I noticed this stone after I had staggered out the pub on the opposite side of the road to it.
I returned the next dayto make sure I hadn't dreamt it.
The stone is approximately 2.5 metres tall and 1 metre across at its broadest point. The stone has been mounted into a recess on the corner of the road. The stone has 'Langstane' carved into it and is situated in Langstane Place.
What makes me think the stone may be prehistoric is that the base has been carved into a keel shape or a "rough beak" as Burl calls it. This is a common feature of the stones erected in Aberdeenshire Recumbent Stone Circles.
The stone isn't featured in Canmore and I browsed through the local history sections of the nearby bookshops but could find no reference to the stone.
Accordiang to "Grampian Battlefields" some believe that it is this which is the actual Craibstane rather than the massive square boulder near the junction of Harfgate and Bon Accord Terrace (the crest of Clay Hill). In which case it was probably a march stone for Rubislaw.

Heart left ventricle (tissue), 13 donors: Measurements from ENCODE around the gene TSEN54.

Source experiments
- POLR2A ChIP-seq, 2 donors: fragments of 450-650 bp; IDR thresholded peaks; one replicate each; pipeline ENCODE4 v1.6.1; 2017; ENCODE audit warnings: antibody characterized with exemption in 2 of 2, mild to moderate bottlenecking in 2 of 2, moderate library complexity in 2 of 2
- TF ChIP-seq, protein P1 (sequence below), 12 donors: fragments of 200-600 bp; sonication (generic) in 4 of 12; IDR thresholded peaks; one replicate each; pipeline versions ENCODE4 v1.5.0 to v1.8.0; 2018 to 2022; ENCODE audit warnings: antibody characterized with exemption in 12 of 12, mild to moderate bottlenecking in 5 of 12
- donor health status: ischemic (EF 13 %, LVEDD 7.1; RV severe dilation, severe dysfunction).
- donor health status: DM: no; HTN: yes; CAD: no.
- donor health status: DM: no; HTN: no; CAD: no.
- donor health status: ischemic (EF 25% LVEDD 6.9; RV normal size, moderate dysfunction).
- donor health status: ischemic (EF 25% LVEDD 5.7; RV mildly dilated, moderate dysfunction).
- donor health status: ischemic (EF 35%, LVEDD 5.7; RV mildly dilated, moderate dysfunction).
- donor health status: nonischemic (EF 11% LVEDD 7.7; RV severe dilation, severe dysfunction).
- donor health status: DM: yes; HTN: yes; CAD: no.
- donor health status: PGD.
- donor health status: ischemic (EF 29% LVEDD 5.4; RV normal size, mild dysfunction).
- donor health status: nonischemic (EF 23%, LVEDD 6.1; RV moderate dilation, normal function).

Here's the RCAHMS entry for the stone, Fitz. It's not much more detailed than your own observations, but it does say that a chap called Wyness took a photo of it in the 1960s at c.NJ938060, where it was before being 'built into the niche at the rear of Messrs. Watt and Grant's building' where you saw it. That can't be far away though, because the street would hardly be called 'Langstane Place' otherwise? He thinks it was part of a stone circle, but RCAHMS are hedging their bets. It is apparently marked on a plan of Aberdeen by Paterson from 1746.
(F Wyness, 'City by the grey North Sea: Aberdeen', p280 and 292 - 1965).